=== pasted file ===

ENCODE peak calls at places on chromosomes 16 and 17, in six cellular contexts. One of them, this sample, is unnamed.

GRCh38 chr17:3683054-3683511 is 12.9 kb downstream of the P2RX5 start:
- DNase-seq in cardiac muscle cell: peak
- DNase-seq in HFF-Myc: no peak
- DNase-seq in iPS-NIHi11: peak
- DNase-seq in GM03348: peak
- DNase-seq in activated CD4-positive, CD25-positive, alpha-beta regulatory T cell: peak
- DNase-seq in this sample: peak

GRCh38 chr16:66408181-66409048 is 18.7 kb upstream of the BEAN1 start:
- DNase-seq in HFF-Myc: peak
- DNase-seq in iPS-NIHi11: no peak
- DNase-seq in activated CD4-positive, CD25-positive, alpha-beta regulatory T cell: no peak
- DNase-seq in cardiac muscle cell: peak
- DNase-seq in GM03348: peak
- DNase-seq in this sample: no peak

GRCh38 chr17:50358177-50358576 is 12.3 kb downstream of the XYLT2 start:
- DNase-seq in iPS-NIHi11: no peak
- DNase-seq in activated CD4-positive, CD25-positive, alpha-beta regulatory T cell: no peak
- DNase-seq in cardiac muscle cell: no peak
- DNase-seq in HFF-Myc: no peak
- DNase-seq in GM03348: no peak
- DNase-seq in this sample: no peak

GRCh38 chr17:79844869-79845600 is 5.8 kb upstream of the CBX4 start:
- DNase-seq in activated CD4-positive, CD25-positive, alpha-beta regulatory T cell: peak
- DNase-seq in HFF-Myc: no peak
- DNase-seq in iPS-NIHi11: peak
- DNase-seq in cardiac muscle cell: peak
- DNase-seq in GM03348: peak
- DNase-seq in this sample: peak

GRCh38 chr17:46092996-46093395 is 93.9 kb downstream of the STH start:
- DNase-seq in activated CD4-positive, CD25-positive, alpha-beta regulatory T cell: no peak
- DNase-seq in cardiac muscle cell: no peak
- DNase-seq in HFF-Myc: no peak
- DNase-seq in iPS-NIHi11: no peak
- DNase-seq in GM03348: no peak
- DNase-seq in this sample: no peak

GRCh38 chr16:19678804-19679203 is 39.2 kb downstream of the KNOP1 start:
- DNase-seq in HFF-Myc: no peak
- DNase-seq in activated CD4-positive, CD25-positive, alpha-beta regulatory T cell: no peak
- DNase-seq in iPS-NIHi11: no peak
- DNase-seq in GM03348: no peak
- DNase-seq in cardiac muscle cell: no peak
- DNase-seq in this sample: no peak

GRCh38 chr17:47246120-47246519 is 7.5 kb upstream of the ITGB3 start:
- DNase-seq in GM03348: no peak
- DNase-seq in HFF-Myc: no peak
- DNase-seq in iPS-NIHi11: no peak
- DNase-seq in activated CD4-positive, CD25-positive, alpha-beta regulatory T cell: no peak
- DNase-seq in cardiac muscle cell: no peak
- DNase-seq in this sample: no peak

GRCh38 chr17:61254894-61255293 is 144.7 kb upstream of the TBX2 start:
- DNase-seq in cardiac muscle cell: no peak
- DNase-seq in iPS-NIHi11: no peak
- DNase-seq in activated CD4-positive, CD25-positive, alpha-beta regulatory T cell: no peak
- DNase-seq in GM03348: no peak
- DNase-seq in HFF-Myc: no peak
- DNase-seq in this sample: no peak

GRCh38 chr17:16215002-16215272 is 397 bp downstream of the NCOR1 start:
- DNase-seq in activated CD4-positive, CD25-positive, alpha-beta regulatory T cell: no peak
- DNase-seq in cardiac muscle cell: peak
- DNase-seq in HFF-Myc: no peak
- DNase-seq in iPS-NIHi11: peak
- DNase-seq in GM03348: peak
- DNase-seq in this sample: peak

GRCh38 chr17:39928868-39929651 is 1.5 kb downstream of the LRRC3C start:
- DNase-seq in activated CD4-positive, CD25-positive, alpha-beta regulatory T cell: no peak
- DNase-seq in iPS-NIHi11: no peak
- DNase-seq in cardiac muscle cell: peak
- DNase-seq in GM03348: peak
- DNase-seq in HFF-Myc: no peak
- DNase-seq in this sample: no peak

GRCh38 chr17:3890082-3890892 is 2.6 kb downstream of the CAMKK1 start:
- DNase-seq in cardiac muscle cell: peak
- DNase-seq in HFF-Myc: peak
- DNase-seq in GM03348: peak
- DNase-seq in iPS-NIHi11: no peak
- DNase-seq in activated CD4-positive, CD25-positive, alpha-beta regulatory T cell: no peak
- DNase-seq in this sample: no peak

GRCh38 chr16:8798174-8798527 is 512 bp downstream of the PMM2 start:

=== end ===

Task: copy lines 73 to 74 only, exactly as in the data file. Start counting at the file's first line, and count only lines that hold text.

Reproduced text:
- DNase-seq in cardiac muscle cell: peak
- DNase-seq in HFF-Myc: peak